There is growing dissatisfaction among hospitality-goers, according to a report launched by IBM, Travel 2020: The Distribution Dilemma, which may turn out to benefit resorts and hotels offering direct online bookings. One primary reason cited in the report, which surveyed more than 2,000 travelers, is OTAs (Online Travel Agencies) placing too much focus on low prices rather than value.
For consumers focused solely on getting the best price, the advent of OTAs has been a welcomed shift. For others, this comes at the cost of travelers doing the bulk of the groundwork when booking their travel, and yet another contributing factor for the waning satisfaction. It’s research that could otherwise be done by travel agents, if not OTAs.
Given the growing complexity of trip planning; with more options and destinations than ever; and discerning consumers who seek customized itineraries for their holidays; OTAs are losing favor, clearing the way for traditional travel agencies to grab some market share. In keeping with much of the shift observed throughout the hospitality sector, traditional agencies must also make the transition from being merely order-taker agents, and instead position themselves as travel curators with personalized customer service. Several traditional agencies have come to differentiate themselves as “traveler advocates,” acting on behalf of clients. They establish their value by extending personal accountability. A benefit that today isn’t found using OTAs.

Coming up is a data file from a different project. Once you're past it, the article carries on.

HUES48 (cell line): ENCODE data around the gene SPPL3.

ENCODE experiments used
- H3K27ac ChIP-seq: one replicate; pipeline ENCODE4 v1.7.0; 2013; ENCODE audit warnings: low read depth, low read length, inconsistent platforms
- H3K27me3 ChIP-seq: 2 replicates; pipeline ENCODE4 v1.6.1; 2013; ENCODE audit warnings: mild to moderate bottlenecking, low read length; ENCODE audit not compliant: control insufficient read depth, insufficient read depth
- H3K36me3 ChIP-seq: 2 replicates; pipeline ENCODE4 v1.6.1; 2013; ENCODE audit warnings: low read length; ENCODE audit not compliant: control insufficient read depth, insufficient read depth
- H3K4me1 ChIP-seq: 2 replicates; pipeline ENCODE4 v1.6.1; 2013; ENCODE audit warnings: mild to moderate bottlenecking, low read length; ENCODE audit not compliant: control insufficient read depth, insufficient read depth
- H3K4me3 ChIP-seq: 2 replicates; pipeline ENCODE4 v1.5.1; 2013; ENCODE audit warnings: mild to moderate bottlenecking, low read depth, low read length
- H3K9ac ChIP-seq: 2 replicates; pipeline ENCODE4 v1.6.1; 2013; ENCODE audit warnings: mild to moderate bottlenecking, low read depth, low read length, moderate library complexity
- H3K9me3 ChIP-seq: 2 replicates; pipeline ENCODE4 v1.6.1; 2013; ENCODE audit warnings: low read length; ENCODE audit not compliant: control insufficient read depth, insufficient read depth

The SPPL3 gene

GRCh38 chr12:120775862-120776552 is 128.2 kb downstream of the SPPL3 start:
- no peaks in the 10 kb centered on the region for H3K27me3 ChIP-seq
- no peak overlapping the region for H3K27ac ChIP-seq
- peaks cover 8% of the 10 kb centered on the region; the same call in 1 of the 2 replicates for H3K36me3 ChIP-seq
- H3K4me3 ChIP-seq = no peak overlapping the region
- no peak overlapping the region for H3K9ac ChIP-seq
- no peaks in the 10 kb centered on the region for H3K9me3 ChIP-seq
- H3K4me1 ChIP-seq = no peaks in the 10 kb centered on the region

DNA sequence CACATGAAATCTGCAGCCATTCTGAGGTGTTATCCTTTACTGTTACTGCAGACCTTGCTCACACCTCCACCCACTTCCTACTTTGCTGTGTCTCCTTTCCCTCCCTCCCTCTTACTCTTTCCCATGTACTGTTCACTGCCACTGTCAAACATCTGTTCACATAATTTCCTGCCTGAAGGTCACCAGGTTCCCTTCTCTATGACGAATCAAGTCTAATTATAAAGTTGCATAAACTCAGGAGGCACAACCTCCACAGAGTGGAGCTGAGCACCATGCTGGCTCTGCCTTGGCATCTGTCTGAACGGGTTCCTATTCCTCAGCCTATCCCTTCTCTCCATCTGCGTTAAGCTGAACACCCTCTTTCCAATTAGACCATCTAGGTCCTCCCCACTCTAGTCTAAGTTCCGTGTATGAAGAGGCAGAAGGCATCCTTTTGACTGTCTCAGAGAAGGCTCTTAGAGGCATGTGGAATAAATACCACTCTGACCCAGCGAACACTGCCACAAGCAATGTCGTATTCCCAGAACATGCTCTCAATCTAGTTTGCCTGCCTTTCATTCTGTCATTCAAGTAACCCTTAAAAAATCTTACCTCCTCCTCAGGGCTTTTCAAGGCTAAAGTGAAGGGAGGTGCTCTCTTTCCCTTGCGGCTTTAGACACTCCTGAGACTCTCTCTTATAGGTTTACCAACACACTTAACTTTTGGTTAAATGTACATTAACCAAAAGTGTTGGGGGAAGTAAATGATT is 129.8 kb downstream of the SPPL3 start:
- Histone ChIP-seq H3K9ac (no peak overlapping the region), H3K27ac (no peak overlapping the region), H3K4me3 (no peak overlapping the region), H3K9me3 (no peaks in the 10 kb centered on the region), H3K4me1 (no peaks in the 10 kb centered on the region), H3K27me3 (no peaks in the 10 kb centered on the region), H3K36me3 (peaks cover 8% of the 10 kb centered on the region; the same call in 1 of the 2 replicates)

While there may be market opportunities for travel agents, they must be ready to face off against giants like Google, which are quickly gaining ground in the online travel sales space. In addition, hoteliers are investing in boosting their websites to increase direct bookings and reduce commissions costs.
The adoption of technology for automation is important, but as the study explains, the balance between automation and traveler personalization must be struck to achieve long-term customer satisfaction. Travelers will always be looking for personalized service, even as many of those services may eventually become automated.